Too many companies limit leadership roles to those with demonstrated experience. However, that limits your company from choosing people who can grow into great leaders. It also risks dismissing qualified internal candidates, forcing them to seek employment elsewhere if they want to move into a leadership position. That reduces morale and increases turnover, as your ambitious top performers will feel they need to jump ship for better opportunities.
Also, if there is a talent gap in your industry, you may not be able to find (or afford) proven leaders. Because of this, you can identify the traits potential leaders possess, ones who show their ability to grow into a role, to promote from within to create new leaders. You can then develop leadership skills in these people and raise future leaders within your organization.
Traits Indicating Leadership Potential
Here are some traits that show that an employee might have the potential to move toward a leadership position:
Self-aware and effectively communicates. Leaders must be aware of their flaws to compensate for them or work on them. They also need to be effective communicators, which includes being effective listeners. Leaders must provide information in a clear manner.
Holds themselves accountable. The buck stops somewhere. Good leaders hold themselves accountable and take responsibility for their failures. That does not mean allowing failure to damage their confidence, but instead learning from it and admitting to it so others can also learn.
Thinks in long-term plans. True leaders think six months, a year, or even further ahead. They don't let themselves get trapped in the weeds of minor, short-term stuff but focus on their overall vision.
Has intrinsic motivation. If somebody needs to be told what to do and when to do it and pulled along, they are probably not leadership material. A leader can motivate and challenge themselves without needing help from anyone else.
Works well within teams. A leader must be a team player. Somebody who only ever dictates from above tends to be unpopular with those under them and create teams that have conflict or are paralyzed by too much hierarchy. They are an intermediary between upper leadership and lower-level employees, and they must be able to provide optimal solutions for both.
Emotionally stable and confident. A leader needs to believe in themselves. They must have confidence, and they must admit to it. (Pretending to be humble is never a good look.) They also need to be emotionally stable, mature, and able to handle challenging situations ranging from mediating between team members to presenting criticism to dealing with a sudden crisis without losing their cool. They also need never to lose their temper with employees.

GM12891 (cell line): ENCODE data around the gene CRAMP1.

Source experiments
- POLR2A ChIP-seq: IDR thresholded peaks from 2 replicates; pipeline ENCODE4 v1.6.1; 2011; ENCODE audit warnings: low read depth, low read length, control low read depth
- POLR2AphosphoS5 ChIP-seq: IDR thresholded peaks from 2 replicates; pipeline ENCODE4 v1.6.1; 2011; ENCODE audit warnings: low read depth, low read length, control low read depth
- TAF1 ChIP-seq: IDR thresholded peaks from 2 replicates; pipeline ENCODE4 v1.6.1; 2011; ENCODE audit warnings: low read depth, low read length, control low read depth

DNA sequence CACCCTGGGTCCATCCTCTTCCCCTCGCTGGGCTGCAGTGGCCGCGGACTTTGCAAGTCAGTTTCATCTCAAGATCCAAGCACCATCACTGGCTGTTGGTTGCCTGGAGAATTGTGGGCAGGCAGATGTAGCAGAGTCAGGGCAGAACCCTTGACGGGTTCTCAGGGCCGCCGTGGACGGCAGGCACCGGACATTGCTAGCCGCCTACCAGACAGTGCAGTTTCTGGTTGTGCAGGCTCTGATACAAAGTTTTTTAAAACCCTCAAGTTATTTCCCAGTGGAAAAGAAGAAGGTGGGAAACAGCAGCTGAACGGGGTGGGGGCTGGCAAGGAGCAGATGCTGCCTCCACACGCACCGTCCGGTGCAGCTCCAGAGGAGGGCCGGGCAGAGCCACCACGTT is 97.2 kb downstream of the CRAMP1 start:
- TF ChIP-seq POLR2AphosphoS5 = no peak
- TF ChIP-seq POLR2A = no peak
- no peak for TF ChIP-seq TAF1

If some of your employees have these traits and they are interested in leadership positions, it is vital to start training them so they can grow, or they will leave you for somebody who will.
Traits to Avoid as Leaders
There are, of course, traits that cause a problem for somebody as a leader. These may be traits that mean they cannot stay in charge, or they may be the opposite. For example, an indecisive leader will not be able to get as much done and will reduce productivity in general. It is also hard for employees to respect them, which increases turnover.
A leader who lacks empathy can cause even worse problems, especially in the days of the internet. For example, expecting high productivity from somebody who recently suffered a bereavement will only elicit anger. Such people also tend to have poor conflict-resolution skills.
Another example of a bad trait is micromanaging. Micromanaging stems from a lack of trust in employees and a lack of confidence in the leader themselves. Micromanagers also often fail to delegate and end up burning themselves out.
Also, watch out for people who like to hear themselves talk too much. They are likely to make a long meeting about something which could easily have been an email, wasting everyone's time and annoying their team members.
One mistake some companies make is to pick the people who always come in early and stay late as leaders. Workaholic leaders have a habit of burning themselves out and making it harder for team members to set boundaries and rest. Working too much increases the risk of injuries and health problems and actually lowers productivity.
Grow Your Team with Quality Leadership
Leaders must exist for the team and the organization, not to realize their personal ambitions. Negative traits can harm your organization by wrecking your company culture, reducing productivity, increasing turnover, and negatively impacting your employer brand. Bad managers tend to be gossiped about, and not just inside your company.
Good leaders make for good workers. Most people who leave a job are leaving their boss, and many who stay do so for their boss. Investing in quality leadership is crucial for your organization. Identifying good internal candidates to prepare for leadership positions improves morale by showing your staff they don't have to leave to grow.
Whether you promote internally or hire, the most important thing is to choose the right leaders with the right traits, not necessarily the most experienced.